But the truth is that maintenance is too important to be ignored – or offshored. It’s too important to organizations and too important to software developers. Maintenance – not new development – is where most of the money is spent on software, and like it or not, it is where most of us will spend most of our careers, whether we are working on enterprise systems, or building online communities or working at a Cloud vendor or a shrink wrap software publisher, or writing mobile apps or embedded software.
In the US today, 60% of software professionals (1.5 million of an estimated total population of 2.5 million) are working on maintaining software systems (Capers Jones, Software Engineering Best Practices, 2010), and the number of people working on maintenance worldwide will continue to climb because we keep writing more software, and this software all needs to be supported and maintained. We can look forward to a future where almost all of us will spend almost all of our time in maintenance, rather than building something new.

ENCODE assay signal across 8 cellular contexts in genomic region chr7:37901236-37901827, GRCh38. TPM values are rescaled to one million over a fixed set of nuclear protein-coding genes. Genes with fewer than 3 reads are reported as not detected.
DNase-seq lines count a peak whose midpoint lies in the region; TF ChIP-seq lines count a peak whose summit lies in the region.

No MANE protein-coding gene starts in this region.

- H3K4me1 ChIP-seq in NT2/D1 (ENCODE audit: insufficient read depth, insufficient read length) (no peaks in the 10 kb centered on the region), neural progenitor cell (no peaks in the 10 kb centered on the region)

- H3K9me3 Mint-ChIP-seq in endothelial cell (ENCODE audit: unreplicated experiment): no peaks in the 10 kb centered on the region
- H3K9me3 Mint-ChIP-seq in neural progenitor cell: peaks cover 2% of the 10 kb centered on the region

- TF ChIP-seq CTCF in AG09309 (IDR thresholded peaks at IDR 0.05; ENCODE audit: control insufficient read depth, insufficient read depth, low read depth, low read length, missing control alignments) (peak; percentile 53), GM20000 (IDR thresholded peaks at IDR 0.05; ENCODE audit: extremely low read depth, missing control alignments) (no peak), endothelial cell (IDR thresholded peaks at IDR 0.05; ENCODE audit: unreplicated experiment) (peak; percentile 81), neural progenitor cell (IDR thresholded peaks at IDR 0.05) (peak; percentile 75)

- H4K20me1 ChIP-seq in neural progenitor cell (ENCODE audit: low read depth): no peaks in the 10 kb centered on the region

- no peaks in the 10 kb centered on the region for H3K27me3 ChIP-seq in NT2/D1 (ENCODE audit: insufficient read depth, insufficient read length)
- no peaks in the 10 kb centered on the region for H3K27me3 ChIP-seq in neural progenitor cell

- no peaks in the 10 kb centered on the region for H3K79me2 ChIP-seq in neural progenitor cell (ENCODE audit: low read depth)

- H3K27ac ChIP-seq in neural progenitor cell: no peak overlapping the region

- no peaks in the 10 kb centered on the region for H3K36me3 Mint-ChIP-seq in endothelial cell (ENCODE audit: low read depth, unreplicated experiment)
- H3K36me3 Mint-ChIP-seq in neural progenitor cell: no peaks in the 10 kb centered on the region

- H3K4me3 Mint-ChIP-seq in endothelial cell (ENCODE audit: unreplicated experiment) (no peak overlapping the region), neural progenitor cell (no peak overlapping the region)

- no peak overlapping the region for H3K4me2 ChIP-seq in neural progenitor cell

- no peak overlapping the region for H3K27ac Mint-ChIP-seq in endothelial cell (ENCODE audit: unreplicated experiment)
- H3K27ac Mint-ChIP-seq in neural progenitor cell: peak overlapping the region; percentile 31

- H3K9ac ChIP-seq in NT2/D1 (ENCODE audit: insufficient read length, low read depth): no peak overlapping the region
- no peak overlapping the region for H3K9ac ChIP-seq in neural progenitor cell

So we have to change the way that people think about software maintenance, how it is done, and especially how it is managed.
It’s not Maintenance that Sucks. What Sucks is how we Manage Maintenance
Attempts to manage maintenance using formal governance models based on ITIL service management or structured software lifecycle standards like IEE-STD-1219 (ISO/IEC 14764) or applying the CMMi maturity model to software maintenance are hopelessly expensive, bureaucratic and impractical.